The Ferriman-Gallwey Score: How Bad Is My Hirsutism?

Hirsutism scoring system of Ferriman and Gallwey. The nine body areas possessing androgen-sensitive pilosebaceous units are graded from 0 (no terminal hair) to 4 (frankly virile)

The Ferriman-Gallwey Score was originally published by D. Ferriman and J.D. Gallwey in 1961 in the Journal of Clinical Endocrinology and presents health care professionals with a means to evaluate and quantify Hirsutism in women. It is the gold standard for evaluating hirsutism and is routinely used by healthcare professionals all around the globe. In order to determine whether a woman has mild, moderate or severe hirsutism, nine body areas sensitive to male sex hormones (androgens) are assigned a score from 0 to 4 (no hair to virile). The scores are then added together. The result is referred to as the Ferriman-Gallwey Score, which is essentially a Hormonal Hirsutism Score.

👉 Tip: If you would like to know, what your personal Ferriman-Gallwey Score is, scroll to the bottom of this article and take our Hirsutism Quiz.

The Evolution of the Ferriman-Gallwey Score

Since it’s introduction in 1961, the method has seen quite an evolution. The original method assessed 11 body areas. This was eventually decreased to 9 body areas, which are rated from 0 (no growth of terminal hair) to 4 (extensive hair growth). A patient/’s score will therefore be between 0 and 36.

What Body Areas Are Evaluated?

The 11 body areas evaluated according to the original method were upper lip, chin, chest, upper back, lower back, upper abdomen, lower abdomen, upper arms, forearms, thighs and legs. The evaluation of forearms and legs was removed in the modified method.

In 2001 the method was further modified and 10 additional areas were added, bringing the total of locations to 19. Those are:

  • Upper lip
  • Chin
  • Chest
  • Upper back
  • Lower back
  • Upper abdomen
  • Lower abdomen
  • Upper arms
  • Thighs
  • Sideburns
  • Neck
  • Buttocks
  • Inguinal area
  • Perianal area
  • Forearm
  • Leg
  • Foot
  • Toes
  • Fingers

The assessment of the different areas on a four-point scale remained unchanged.

Diagnosing Hirsutism: Mild, Moderate or Severe Hirsutism

Generally speaking The Ferriman-Gallwey Score is used to determine whether a patient’s hirsutism is considered mild, moderate or severe. A score of 8 in a Caucasian woman is considered an indicator for excess male hormones and hirsutism. Some experts also argue, that a lower score of 6 is reason enough for further evaluation.  During evaluation, a patient’s ethnicity must be considered when interpreting the score.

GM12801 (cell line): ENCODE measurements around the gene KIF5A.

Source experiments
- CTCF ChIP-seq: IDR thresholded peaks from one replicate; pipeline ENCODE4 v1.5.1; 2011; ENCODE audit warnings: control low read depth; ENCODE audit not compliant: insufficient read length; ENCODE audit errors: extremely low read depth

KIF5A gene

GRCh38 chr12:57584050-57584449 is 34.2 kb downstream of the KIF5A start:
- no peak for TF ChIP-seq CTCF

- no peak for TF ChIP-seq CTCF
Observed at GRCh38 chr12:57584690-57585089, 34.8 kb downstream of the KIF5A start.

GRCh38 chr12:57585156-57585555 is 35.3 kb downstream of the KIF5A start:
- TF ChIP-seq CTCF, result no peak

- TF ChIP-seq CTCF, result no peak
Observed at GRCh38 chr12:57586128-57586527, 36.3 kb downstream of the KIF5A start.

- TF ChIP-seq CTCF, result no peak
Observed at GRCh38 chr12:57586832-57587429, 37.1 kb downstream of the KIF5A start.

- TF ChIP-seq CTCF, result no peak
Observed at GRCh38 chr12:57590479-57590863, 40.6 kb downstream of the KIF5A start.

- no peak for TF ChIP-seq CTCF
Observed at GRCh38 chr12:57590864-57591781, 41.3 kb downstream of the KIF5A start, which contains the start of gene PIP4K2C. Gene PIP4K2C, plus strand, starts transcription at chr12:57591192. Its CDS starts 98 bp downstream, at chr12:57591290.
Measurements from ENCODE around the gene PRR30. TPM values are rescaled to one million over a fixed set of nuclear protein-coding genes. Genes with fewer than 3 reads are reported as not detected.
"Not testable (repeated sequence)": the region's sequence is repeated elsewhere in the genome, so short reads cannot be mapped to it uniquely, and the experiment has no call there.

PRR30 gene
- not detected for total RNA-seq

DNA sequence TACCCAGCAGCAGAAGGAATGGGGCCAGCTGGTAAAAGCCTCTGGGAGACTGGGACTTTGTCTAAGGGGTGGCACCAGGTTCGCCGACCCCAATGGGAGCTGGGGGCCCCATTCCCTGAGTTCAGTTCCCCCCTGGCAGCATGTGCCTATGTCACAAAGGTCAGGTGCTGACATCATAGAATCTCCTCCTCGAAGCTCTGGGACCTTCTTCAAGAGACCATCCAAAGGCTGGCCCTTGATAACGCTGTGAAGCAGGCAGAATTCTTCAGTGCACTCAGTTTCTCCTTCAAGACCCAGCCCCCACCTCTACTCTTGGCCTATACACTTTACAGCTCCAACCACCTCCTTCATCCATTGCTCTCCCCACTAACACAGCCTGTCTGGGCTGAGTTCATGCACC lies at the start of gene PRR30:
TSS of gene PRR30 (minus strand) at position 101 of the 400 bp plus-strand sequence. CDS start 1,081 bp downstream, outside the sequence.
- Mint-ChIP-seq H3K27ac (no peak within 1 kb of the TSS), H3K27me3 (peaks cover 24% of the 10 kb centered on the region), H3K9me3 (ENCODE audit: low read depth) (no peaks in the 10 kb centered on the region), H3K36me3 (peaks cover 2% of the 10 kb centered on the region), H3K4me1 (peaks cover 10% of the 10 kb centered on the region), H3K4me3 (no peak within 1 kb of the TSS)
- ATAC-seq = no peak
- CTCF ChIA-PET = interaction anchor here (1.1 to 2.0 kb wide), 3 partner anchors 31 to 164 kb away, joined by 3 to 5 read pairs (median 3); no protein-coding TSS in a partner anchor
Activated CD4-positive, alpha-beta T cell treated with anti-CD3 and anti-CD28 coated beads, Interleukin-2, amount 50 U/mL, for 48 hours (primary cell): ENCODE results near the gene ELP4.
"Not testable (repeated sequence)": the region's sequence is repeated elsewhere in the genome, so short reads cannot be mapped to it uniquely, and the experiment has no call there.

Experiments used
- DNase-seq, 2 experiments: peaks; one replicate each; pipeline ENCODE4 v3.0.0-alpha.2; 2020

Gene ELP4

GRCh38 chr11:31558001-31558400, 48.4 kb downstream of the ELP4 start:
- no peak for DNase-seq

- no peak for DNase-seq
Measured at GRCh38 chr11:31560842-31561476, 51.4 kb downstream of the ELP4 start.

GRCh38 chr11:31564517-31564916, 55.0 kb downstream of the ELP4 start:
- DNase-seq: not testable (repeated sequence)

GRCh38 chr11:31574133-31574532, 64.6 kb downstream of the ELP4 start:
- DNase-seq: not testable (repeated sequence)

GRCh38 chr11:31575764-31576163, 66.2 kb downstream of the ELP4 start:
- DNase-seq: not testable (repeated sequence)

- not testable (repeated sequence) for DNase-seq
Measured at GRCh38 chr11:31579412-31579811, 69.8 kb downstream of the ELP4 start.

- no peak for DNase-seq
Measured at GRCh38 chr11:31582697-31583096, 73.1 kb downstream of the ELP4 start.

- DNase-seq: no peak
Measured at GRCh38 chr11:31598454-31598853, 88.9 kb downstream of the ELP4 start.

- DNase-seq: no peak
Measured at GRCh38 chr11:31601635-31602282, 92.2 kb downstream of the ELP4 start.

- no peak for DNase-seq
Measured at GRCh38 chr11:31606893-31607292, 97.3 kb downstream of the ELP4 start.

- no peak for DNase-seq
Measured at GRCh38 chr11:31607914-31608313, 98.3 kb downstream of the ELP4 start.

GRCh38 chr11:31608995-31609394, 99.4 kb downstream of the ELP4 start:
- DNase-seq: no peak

According to the Clinical Practice Guideline for Hirsutism published by the Endocrine Society in 2018, Ferriman–Gallwey total scores that define hirsutism in women of reproductive age are as follows: United States and United Kingdom black or white women, ≥8; Mediterranean, Hispanic, and Middle Eastern women, ≥9 to 10; South American women, ≥6; and Asian women, a range of ≥2 for Han Chinese women to ≥7 for Southern Chinese women.

Other methods used to diagnose hirsutism include microscopic measurement of hair diameter and counting of shafts, computerized assessment and photographic evaluation. The Ferriman-Gallwey score, however, is still popular in clinics today, as it is a simple, low cost system to decide whether further steps (e.g. blood tests) should be done to further investigate hormone levels and potentially diagnose hirsutism or Polycystic Ovary Syndrome (PCOS).

Hirsutism is usually caused by high levels of testosterone in a women’s system. If a doctor suspects a hormonal imbalance, additional tests will be done to understand the root cause (e.g. PCOS) and help define the right course of action.

Limitations of the Ferriman-Gallwey Score

Although widely used, the Ferriman-Gallwey Scoring System has its limitation. It is subjective in nature and excess hair in other androgen-sensitive areas like the sideburns or forehead, which are not part of the original scoring system, are usually not considered to determine the final score. Many women will also have used cosmetic measures (shaving, waxing, etc.) before a consultation, which makes it difficult to determine an accurate score.

Practitioners also argue, that treatment decisions need to be proportionate to the extent that excessive hair affects the patient’s well-being. A woman with a score of 3 might be more distressed and need more aggressive treatment than another woman with a score of 8 or above, who is not bothered by the symptoms.

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